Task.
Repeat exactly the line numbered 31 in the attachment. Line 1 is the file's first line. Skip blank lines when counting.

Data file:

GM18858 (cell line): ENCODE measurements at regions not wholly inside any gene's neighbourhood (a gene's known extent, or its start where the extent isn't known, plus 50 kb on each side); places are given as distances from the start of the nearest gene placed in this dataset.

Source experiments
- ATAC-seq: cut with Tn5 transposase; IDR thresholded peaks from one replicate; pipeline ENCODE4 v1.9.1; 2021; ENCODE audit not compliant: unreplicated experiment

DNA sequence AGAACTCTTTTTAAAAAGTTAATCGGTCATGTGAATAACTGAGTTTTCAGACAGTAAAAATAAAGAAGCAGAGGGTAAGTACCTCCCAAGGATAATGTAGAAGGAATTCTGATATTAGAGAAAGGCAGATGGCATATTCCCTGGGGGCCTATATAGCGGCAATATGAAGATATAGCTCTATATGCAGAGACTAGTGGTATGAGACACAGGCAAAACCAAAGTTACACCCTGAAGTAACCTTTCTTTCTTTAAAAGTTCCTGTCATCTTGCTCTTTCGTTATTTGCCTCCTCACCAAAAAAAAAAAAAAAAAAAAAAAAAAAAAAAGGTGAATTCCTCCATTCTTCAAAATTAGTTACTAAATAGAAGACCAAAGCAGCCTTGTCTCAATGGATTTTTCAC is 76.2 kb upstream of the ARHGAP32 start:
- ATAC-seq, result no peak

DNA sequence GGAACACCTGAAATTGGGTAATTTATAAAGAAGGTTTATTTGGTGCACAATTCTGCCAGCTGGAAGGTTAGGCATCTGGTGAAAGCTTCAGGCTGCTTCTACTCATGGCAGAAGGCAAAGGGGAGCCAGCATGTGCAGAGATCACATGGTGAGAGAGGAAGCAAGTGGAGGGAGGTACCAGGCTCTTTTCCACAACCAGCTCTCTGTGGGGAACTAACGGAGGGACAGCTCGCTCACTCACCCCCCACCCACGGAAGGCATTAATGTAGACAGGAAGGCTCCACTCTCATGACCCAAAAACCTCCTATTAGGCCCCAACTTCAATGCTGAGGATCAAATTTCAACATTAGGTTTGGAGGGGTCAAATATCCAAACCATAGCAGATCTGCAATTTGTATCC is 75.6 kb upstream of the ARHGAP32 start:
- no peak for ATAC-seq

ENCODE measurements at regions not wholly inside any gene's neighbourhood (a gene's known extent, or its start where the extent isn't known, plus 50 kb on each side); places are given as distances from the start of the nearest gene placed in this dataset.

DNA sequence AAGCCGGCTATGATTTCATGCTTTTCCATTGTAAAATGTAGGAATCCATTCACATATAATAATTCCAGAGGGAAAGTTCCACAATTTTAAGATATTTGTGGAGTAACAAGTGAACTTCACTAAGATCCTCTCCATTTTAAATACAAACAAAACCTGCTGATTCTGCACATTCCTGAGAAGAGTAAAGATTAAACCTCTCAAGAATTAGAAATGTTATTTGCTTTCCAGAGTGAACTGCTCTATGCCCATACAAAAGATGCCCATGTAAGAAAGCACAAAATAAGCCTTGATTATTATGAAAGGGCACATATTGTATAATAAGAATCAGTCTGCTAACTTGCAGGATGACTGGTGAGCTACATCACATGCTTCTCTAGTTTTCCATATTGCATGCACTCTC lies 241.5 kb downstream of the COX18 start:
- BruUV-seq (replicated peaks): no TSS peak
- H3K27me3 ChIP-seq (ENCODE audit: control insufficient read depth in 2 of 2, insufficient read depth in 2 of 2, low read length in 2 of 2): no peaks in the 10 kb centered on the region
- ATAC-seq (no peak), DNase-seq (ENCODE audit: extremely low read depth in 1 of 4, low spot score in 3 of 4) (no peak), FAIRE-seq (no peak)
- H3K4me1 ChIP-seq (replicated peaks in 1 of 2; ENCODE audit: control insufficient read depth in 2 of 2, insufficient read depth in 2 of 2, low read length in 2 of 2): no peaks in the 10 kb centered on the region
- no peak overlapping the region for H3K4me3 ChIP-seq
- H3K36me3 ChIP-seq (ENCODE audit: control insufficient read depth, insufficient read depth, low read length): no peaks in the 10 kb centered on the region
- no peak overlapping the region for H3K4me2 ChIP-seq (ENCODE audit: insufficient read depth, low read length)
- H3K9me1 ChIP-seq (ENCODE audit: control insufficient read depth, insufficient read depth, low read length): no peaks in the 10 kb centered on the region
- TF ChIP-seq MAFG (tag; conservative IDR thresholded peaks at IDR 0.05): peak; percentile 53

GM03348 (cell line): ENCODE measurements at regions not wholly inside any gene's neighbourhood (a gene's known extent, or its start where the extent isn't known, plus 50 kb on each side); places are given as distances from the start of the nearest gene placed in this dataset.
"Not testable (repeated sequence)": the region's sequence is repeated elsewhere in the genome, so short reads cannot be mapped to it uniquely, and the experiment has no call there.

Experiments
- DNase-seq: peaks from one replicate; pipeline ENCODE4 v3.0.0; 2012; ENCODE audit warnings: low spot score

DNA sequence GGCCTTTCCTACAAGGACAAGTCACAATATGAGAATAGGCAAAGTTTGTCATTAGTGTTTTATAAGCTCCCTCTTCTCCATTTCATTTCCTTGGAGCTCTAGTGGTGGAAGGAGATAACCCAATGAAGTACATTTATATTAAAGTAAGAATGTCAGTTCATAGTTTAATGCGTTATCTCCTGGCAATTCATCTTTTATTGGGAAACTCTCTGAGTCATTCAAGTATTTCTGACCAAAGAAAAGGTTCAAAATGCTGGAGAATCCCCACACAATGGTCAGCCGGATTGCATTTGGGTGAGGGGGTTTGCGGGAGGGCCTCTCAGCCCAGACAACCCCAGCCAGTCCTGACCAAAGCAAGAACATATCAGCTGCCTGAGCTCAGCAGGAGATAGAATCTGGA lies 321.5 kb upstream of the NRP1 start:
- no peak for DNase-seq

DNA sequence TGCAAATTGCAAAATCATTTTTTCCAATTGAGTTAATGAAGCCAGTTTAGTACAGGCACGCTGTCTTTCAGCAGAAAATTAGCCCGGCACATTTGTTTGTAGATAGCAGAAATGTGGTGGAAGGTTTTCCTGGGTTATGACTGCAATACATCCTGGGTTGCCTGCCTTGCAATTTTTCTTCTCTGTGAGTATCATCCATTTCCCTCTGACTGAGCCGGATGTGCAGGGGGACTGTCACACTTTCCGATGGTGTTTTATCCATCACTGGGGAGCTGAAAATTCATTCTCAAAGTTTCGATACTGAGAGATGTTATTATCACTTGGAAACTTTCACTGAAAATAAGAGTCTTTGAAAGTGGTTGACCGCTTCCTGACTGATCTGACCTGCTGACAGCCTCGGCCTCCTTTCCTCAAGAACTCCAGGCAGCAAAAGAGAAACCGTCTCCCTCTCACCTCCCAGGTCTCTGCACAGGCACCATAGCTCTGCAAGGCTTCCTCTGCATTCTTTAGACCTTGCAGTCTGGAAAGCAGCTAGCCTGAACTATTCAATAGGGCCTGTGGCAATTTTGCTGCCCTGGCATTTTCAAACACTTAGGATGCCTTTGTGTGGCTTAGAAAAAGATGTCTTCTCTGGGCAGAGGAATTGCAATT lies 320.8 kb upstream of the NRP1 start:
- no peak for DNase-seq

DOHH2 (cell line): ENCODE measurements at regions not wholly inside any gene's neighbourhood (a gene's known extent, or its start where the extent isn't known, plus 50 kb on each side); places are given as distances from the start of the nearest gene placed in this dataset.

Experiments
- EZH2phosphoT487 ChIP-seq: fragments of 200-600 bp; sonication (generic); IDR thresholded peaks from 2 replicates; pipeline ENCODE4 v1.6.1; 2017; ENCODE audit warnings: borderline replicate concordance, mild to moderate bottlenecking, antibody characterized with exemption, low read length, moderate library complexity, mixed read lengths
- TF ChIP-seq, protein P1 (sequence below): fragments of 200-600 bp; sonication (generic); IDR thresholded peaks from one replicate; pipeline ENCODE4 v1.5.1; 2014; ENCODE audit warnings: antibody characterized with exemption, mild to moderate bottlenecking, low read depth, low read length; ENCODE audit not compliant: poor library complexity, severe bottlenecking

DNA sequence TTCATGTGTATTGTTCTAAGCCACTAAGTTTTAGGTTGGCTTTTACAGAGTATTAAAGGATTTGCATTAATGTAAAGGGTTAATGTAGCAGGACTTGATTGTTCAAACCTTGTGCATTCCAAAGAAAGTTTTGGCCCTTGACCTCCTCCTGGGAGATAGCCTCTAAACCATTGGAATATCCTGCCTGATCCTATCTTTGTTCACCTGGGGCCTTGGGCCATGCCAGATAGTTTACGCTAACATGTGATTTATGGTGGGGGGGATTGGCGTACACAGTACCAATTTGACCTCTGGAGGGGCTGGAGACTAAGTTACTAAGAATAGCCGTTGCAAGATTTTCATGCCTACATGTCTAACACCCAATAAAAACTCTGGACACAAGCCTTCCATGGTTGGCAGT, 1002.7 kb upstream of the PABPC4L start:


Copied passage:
DNA sequence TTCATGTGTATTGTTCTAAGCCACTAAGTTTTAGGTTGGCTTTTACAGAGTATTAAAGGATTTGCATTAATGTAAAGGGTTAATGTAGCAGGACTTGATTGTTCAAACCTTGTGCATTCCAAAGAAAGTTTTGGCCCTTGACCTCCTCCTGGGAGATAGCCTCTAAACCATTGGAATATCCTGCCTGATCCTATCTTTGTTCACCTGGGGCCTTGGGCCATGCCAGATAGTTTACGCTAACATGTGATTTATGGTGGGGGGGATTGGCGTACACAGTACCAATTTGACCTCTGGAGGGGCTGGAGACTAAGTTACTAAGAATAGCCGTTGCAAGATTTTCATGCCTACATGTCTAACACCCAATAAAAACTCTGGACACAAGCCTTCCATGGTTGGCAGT, 1002.7 kb upstream of the PABPC4L start: